Sampling plan calculations for quality inspections [infographic]

Quality Control TipsMost inspections only involve 1 or 2 references, and can be conducted in one man-day (i.e. one inspector on site for one day). However, in certain situations, deciding on a sample plan is very difficult–see my previous article about shipments including many references.

This is one of the most difficult things to explain to my clients. Fortunately, my designer managed to explain it all nicely in this illustration:

Sampling plan calculations

Related resources:

Does this illustration do a nice job of clarifying this issue?

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Comments

  1. John says

    Can anybody help?

    We have 6 shipping containers containing 585 items / boxes each of the same item for a total of 3510 items / boxes. We strongly suspect a high rate of defective products in the shipment but assume the high defect rate is limited to 1 or 2 batches (therefore only present in 1 or 2 containers).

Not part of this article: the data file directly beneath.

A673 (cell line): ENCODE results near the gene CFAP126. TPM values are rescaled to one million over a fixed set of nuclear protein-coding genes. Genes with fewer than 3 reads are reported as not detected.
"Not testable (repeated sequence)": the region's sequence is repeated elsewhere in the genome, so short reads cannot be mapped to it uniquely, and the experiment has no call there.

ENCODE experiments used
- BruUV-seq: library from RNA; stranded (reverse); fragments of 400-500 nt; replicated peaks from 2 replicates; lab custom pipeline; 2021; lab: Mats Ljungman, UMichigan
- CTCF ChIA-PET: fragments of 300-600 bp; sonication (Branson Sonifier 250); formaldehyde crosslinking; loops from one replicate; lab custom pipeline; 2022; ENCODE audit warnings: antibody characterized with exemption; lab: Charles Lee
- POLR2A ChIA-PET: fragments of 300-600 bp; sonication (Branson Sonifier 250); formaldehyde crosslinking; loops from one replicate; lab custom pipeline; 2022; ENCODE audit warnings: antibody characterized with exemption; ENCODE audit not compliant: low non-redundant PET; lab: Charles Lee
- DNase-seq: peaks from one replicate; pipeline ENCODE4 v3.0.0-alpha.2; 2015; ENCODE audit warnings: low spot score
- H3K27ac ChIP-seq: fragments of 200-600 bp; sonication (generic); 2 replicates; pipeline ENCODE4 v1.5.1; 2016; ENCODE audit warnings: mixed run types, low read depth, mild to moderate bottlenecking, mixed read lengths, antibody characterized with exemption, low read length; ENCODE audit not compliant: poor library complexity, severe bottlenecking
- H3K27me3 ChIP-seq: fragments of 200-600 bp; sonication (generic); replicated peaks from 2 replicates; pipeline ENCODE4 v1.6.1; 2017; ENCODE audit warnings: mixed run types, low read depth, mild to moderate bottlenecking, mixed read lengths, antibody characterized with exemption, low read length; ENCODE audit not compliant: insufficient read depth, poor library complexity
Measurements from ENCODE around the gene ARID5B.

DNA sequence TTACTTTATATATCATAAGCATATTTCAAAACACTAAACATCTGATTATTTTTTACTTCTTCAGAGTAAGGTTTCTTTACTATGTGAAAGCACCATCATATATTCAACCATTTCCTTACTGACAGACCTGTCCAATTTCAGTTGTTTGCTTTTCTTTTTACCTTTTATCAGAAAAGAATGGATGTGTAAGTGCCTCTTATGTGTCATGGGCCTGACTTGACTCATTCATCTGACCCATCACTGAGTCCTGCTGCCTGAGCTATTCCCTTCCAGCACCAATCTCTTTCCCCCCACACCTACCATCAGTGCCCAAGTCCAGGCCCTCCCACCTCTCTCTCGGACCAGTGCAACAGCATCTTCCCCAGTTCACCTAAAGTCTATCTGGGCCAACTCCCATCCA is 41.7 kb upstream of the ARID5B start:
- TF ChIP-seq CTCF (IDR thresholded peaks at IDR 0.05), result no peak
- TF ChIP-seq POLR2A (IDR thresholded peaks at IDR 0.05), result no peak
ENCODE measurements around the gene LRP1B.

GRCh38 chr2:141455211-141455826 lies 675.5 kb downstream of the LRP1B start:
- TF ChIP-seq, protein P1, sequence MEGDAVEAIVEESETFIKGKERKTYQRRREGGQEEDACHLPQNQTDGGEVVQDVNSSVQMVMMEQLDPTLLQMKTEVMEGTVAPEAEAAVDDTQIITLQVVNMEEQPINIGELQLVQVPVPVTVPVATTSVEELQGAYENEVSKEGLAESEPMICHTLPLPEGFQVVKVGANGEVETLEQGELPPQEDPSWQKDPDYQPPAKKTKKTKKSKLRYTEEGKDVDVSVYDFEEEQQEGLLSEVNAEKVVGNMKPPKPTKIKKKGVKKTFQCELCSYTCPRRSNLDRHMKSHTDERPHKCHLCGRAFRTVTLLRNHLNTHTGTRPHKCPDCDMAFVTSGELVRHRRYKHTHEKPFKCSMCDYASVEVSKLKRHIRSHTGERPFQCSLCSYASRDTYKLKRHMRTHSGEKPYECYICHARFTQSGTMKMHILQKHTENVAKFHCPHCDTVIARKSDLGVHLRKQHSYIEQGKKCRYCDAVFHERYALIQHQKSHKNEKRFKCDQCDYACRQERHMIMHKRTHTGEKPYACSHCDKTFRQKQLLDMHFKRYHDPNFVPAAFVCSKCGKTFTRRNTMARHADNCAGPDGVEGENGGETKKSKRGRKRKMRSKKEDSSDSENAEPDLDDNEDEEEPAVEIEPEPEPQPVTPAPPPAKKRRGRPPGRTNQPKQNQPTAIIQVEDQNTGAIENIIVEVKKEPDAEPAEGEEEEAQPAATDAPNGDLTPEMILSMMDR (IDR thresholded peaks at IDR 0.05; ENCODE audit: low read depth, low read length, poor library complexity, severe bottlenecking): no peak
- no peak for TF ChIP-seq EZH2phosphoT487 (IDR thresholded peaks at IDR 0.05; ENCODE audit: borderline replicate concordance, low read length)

If this assumption is correct, how many items / boxes do we need to open and inspect for each shipping container to give us 98% confidence that that container has an acceptable amount of defects (2% defect rate as opposed to 30% defect rate)?

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